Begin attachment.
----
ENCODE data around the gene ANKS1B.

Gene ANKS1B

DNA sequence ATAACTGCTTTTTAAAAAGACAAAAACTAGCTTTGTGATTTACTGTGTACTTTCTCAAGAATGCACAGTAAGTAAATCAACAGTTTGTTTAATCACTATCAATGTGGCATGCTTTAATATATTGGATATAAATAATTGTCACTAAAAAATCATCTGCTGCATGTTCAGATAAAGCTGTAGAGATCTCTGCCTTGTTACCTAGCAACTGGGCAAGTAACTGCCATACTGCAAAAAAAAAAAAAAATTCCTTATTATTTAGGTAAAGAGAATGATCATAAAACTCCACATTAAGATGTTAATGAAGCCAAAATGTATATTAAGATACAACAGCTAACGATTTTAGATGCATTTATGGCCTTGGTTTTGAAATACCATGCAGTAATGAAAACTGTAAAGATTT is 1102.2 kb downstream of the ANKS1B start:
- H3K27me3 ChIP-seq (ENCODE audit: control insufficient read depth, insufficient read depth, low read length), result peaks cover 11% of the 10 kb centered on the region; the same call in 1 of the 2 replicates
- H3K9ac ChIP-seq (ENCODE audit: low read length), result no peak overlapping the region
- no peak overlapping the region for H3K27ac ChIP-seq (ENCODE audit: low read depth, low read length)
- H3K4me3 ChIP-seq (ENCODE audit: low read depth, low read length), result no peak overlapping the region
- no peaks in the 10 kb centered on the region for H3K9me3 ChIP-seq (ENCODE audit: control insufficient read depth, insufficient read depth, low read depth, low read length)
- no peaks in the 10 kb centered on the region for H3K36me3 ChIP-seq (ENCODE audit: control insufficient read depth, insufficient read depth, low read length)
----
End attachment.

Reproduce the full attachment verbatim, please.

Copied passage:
ENCODE data around the gene ANKS1B.

Gene ANKS1B

DNA sequence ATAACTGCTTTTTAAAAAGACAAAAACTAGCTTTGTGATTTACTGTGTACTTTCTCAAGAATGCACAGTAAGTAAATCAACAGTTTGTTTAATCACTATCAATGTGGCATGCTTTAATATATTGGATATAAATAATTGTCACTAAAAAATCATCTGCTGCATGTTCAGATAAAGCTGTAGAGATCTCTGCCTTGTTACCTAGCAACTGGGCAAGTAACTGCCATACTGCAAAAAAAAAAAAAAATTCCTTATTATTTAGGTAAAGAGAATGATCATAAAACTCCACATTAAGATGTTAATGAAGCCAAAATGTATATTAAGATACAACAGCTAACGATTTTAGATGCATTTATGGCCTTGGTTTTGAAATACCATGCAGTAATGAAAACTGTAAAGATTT is 1102.2 kb downstream of the ANKS1B start:
- H3K27me3 ChIP-seq (ENCODE audit: control insufficient read depth, insufficient read depth, low read length), result peaks cover 11% of the 10 kb centered on the region; the same call in 1 of the 2 replicates
- H3K9ac ChIP-seq (ENCODE audit: low read length), result no peak overlapping the region
- no peak overlapping the region for H3K27ac ChIP-seq (ENCODE audit: low read depth, low read length)
- H3K4me3 ChIP-seq (ENCODE audit: low read depth, low read length), result no peak overlapping the region
- no peaks in the 10 kb centered on the region for H3K9me3 ChIP-seq (ENCODE audit: control insufficient read depth, insufficient read depth, low read depth, low read length)
- no peaks in the 10 kb centered on the region for H3K36me3 ChIP-seq (ENCODE audit: control insufficient read depth, insufficient read depth, low read length)